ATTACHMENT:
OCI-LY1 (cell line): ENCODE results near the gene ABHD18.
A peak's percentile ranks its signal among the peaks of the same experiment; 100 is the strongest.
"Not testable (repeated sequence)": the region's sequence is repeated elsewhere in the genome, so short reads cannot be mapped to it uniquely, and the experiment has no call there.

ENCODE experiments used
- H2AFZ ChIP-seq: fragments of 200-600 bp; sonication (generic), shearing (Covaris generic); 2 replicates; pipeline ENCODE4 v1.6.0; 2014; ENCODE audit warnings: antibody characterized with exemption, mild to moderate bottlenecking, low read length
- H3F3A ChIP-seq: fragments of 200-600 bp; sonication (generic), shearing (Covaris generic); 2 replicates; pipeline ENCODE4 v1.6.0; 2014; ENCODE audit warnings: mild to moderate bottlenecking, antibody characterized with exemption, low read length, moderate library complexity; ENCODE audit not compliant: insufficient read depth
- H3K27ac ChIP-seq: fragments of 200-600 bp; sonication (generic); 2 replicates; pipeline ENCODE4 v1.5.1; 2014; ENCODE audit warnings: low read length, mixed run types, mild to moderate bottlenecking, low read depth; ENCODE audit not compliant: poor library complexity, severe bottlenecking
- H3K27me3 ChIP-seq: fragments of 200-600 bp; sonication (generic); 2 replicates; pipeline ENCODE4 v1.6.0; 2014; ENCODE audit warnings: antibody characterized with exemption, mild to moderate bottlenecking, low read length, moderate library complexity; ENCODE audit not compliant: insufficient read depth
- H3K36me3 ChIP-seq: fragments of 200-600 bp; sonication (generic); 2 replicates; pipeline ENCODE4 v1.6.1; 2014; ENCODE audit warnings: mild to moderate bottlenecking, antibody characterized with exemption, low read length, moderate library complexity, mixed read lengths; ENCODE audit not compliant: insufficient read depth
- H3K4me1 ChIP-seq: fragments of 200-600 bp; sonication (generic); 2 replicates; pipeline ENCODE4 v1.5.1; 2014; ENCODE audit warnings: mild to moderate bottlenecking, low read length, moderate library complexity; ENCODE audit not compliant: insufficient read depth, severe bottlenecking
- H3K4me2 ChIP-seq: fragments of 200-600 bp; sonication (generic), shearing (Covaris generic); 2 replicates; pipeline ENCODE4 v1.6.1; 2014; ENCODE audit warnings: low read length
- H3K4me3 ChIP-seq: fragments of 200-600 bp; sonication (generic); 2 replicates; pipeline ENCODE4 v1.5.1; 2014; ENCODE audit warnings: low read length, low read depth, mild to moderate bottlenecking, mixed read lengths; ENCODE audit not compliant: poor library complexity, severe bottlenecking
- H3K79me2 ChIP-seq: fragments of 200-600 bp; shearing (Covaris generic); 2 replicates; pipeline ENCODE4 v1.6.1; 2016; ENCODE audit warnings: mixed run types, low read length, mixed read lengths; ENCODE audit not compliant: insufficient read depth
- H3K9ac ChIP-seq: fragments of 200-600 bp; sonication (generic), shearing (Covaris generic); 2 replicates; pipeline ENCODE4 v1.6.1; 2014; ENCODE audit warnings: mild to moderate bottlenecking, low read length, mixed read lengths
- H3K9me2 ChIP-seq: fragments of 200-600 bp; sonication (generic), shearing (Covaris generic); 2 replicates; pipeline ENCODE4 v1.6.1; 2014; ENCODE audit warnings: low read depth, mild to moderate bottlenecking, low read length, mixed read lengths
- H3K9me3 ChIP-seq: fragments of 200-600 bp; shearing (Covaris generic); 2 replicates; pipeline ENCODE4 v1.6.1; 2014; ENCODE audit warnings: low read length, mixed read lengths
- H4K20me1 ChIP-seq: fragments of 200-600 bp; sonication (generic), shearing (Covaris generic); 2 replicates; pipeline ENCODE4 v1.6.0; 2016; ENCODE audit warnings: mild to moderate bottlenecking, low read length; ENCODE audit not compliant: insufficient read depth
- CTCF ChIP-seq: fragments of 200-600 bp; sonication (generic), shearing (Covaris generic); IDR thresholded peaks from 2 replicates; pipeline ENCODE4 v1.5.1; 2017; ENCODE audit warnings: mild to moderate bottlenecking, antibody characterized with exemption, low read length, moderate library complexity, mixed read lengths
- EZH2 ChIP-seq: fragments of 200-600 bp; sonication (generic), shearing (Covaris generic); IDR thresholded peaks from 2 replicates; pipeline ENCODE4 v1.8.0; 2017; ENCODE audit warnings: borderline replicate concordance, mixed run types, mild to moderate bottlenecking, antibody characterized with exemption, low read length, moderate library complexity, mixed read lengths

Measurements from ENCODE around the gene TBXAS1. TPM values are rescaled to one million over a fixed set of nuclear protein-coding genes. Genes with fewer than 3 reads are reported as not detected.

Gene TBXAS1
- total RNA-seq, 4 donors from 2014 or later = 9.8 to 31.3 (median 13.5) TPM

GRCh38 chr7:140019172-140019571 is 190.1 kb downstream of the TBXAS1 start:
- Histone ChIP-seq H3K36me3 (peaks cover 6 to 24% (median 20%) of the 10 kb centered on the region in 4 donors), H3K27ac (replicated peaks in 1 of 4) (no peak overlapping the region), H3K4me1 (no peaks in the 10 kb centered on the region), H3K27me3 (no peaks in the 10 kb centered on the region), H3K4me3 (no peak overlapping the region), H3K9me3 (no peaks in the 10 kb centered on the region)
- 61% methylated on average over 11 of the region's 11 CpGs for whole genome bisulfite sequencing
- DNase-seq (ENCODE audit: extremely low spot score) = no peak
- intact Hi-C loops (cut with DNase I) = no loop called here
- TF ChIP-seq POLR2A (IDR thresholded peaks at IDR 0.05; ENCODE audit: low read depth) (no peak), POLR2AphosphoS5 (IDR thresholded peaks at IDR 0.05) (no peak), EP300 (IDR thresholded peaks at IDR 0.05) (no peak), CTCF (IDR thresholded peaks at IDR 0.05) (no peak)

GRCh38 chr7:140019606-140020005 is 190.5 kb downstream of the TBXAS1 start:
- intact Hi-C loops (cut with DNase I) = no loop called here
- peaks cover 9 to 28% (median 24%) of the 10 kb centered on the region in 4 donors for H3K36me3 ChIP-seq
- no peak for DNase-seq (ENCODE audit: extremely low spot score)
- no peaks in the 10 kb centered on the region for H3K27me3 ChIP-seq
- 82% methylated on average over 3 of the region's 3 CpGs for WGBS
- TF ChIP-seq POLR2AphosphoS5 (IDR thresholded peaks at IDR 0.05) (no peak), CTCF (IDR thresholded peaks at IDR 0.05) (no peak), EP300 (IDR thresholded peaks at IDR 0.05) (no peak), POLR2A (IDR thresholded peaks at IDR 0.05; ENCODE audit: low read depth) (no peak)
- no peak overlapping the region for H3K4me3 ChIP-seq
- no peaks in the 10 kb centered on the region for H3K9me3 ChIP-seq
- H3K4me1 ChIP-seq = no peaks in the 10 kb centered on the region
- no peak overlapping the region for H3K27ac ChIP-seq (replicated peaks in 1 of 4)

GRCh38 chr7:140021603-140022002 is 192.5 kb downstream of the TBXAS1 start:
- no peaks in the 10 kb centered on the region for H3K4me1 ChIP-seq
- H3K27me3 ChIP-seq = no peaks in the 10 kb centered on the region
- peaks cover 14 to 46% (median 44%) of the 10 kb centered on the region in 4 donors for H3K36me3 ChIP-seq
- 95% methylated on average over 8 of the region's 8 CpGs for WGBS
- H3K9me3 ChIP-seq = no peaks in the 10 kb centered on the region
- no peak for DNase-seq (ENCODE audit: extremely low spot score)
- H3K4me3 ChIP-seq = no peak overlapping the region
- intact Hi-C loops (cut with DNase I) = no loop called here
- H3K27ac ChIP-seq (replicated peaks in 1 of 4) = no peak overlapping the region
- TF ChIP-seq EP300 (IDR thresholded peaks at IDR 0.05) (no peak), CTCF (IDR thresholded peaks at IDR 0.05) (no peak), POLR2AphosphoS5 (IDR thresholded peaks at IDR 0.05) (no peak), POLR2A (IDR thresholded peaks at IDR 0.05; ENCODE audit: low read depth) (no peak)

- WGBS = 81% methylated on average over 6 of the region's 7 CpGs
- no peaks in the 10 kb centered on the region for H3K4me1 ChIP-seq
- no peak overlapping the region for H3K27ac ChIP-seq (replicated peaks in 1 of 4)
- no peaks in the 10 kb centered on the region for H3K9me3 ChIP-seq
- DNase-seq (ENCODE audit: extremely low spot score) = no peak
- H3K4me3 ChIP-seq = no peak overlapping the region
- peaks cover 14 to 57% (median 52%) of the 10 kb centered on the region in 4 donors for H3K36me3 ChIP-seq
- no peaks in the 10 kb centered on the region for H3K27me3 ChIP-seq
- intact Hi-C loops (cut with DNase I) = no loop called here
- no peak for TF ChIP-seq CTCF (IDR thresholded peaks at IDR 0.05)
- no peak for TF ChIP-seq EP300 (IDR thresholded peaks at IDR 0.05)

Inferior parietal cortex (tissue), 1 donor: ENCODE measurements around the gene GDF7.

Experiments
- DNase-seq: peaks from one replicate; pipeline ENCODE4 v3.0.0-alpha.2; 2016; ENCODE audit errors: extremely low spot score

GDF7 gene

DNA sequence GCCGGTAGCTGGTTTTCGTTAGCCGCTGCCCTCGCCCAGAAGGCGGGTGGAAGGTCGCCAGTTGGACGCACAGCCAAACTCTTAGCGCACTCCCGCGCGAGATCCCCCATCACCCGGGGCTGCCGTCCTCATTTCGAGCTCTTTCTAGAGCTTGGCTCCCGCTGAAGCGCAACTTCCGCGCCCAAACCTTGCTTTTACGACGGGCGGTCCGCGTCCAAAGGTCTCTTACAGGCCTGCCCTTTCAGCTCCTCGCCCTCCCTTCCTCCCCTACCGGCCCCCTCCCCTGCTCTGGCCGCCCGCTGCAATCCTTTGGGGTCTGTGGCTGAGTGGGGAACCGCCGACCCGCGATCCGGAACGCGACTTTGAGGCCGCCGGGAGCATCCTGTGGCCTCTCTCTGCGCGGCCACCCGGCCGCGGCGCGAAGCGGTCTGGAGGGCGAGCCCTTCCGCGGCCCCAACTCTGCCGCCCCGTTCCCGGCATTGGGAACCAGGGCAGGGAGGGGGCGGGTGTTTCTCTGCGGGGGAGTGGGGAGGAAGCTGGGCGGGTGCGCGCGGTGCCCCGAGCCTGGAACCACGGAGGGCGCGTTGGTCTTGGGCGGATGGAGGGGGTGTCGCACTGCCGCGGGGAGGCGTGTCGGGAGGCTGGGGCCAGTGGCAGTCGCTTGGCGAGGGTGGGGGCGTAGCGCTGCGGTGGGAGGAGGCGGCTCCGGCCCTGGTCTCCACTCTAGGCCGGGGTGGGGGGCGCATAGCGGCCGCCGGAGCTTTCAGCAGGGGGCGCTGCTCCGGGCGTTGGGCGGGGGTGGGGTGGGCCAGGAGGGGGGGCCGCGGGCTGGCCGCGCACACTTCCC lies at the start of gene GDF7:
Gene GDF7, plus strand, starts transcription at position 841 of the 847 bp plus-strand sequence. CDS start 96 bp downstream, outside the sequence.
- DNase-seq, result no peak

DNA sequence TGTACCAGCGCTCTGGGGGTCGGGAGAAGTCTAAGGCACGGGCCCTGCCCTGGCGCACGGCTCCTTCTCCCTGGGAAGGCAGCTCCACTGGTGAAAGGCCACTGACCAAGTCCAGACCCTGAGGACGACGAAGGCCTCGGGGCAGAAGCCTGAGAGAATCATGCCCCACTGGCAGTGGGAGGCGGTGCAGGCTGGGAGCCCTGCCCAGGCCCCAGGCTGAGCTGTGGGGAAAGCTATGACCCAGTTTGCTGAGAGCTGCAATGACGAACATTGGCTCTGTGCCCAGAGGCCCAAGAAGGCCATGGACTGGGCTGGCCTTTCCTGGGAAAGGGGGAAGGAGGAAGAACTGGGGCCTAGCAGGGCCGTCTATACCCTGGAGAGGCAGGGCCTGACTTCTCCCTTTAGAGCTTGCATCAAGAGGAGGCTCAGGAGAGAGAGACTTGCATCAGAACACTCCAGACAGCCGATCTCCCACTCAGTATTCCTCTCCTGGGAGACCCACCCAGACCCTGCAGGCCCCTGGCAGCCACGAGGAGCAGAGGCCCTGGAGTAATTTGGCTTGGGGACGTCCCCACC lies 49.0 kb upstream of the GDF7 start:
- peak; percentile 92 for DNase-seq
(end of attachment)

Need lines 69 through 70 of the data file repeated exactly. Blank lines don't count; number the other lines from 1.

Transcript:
DNA sequence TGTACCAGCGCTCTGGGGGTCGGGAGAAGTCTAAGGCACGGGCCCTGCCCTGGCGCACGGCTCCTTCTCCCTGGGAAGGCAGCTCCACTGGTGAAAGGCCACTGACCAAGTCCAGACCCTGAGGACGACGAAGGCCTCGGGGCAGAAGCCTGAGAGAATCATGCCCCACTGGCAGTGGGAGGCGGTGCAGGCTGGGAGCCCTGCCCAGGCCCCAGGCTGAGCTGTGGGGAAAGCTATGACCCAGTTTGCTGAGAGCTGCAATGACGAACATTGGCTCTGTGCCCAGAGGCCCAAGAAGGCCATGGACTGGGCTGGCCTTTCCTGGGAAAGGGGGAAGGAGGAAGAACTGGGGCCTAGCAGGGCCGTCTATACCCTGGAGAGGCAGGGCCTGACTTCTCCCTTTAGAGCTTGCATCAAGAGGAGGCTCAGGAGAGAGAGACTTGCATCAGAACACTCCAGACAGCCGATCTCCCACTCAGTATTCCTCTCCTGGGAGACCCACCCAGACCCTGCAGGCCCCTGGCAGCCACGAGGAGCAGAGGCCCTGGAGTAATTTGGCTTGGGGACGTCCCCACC lies 49.0 kb upstream of the GDF7 start:
- peak; percentile 92 for DNase-seq